Pinstripe is the 7.0beta , which was released a couple of weeks ago.

I avent seen a ISA graphics card ever (my first PC in 93 had VESA localbus, the
PC I bought in 95 was PCI) but I don't think they use plug and play - I think
they are designed for a standard IRQ and IO so I would rule out that problem.
They would be rather slow (ISA is sloow and shared),  but you should get higher
resolutions at least. However, I think I'll close this with unsupported
hardware...
Hint for mobing on is looking for a way to turn of the memory aperture in the
BIOS.

Most ISA networking cards and some soundcardsshould work nice, though - try
sndconfig.
Comment 10 Dick Thompson 2000-08-16 12:56:51 EDT
I'm disappointed.

It's disingenuous for Red Hat to claim cards are "undupported" when both Red 
Hat's own "Hardware Compatibility Lists" and the XFree86 organization's Web 
sites claim ATI Mach64GX cards are indeed supported, with no disclaimers for 
ISA vs PCI, or ISA-jumpered versus ISA PnP.

Red Hat's own installer offers the option to install device drivers for these 
cards, again with no disclaimers.

Whether or not these cards are "old", Red Hat claims to support them.

Same for my old Ensonique Soundscape S2000. Red Hat's installer offers the 
option to install device drivers for it, but the device drivers loaded do not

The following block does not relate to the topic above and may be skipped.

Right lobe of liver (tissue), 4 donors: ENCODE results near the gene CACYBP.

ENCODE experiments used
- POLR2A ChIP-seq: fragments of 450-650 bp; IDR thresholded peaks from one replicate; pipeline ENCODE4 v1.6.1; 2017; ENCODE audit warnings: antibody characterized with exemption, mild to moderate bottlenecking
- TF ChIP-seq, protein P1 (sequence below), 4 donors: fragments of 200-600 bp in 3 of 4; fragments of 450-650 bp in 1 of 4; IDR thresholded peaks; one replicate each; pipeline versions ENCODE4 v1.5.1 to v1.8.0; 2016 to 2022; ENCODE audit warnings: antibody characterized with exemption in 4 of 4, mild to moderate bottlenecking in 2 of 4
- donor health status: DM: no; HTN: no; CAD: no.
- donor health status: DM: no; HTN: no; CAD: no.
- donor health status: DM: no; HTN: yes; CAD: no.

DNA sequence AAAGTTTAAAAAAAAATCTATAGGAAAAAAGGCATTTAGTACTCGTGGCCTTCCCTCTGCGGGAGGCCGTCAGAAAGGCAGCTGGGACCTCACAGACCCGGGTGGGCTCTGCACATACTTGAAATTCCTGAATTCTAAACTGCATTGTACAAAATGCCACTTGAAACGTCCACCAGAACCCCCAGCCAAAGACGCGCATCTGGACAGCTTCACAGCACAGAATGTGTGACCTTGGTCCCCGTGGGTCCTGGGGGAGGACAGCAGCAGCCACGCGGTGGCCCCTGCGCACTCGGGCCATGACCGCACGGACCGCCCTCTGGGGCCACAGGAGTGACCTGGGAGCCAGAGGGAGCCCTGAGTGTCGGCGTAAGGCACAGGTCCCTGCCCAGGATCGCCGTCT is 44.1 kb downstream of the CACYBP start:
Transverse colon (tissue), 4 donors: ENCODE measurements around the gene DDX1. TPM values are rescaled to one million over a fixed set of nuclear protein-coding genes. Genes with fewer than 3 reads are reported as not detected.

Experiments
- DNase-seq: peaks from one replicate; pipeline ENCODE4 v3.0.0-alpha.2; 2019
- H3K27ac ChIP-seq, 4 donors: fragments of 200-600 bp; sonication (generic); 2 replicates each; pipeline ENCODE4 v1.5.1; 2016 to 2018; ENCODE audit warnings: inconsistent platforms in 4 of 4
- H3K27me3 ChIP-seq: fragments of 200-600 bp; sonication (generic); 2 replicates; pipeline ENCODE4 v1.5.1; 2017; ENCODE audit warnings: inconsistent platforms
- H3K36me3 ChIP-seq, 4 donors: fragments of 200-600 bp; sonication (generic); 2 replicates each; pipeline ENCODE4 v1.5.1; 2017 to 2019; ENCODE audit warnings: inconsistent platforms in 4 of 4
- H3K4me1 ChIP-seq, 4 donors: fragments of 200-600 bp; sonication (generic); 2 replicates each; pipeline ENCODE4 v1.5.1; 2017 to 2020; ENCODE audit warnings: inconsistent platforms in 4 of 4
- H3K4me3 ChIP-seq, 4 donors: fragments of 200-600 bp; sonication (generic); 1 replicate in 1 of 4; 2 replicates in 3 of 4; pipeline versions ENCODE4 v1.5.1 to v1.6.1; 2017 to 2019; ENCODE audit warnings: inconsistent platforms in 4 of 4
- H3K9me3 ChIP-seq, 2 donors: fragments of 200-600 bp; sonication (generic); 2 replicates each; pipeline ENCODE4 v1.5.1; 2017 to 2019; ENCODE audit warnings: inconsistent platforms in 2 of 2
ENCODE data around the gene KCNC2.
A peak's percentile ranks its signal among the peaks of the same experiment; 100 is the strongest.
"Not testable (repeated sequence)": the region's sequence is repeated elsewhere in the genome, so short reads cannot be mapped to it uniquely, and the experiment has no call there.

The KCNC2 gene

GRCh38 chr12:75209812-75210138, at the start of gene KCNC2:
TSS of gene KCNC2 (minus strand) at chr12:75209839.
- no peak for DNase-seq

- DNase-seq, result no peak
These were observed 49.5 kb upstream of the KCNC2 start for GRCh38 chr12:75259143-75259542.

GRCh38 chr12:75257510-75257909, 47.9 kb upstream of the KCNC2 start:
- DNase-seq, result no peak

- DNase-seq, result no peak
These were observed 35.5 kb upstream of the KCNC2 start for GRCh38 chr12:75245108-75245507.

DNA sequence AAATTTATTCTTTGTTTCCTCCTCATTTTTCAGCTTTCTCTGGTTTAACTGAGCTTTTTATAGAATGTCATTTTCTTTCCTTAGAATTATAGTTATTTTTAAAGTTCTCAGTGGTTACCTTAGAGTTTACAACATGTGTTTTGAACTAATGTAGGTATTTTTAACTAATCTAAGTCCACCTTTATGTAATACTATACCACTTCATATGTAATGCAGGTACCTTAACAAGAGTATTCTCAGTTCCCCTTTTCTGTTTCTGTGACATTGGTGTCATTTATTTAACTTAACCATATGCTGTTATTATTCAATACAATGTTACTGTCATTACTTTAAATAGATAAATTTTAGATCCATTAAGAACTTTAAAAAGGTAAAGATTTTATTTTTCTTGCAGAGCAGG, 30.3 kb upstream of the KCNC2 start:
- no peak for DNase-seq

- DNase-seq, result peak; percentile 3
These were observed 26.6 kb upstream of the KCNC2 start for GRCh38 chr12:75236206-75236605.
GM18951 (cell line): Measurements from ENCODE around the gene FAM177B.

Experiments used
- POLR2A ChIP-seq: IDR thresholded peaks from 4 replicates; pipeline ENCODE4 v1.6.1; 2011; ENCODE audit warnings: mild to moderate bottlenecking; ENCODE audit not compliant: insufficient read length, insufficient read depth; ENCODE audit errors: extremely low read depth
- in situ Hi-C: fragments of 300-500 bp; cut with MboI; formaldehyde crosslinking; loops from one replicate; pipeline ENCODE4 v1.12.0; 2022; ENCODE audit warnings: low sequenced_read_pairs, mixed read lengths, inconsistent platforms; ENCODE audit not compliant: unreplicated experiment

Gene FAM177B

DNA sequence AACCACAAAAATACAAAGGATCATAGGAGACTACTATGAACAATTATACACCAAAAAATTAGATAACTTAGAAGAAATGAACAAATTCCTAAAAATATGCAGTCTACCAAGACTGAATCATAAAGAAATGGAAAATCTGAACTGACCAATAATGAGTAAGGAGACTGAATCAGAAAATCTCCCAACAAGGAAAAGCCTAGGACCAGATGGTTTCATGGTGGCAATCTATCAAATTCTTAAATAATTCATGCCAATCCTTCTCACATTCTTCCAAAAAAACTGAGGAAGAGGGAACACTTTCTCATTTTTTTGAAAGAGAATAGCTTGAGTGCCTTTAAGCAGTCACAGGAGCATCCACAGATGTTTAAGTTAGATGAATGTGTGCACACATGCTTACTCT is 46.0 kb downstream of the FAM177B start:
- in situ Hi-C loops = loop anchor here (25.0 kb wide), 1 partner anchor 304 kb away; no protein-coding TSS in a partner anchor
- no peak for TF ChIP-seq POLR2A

enable the card's MIDI functions.

I'd appreciate some honesty in advertising from Red Hat.

I realize you have no control over such matters, and I appreciate your help. 
Perhaps you will be good enough to pass my comments on to your marketeers and 
corporate heros. They need to understand that deceptive sales practices will, 
in the long run, sink them.

Thanks again for your own courteous, professional help!

Dick Thompson
Comment 11 Trond Eivind Glomsrxd 2000-08-16 13:12:35 EDT
I was more thinking of your BIOS  - the OS/2 hole between 15 and 16 MB needs to
be off. As for MIDI support for the Ensonic, I have no idea - I just develop
Xconfigurator(and quite a few other thing, but nothing sound-related). Read the
kernel docs for more information (/usr/src/linux/Documention/sound) for
limitations on the driver.

Have you tried looking around the net for information on your card? If you can
make a working configuration manually, it may be possible.

BTW: Does it crash your computer totally? (network included) when starting?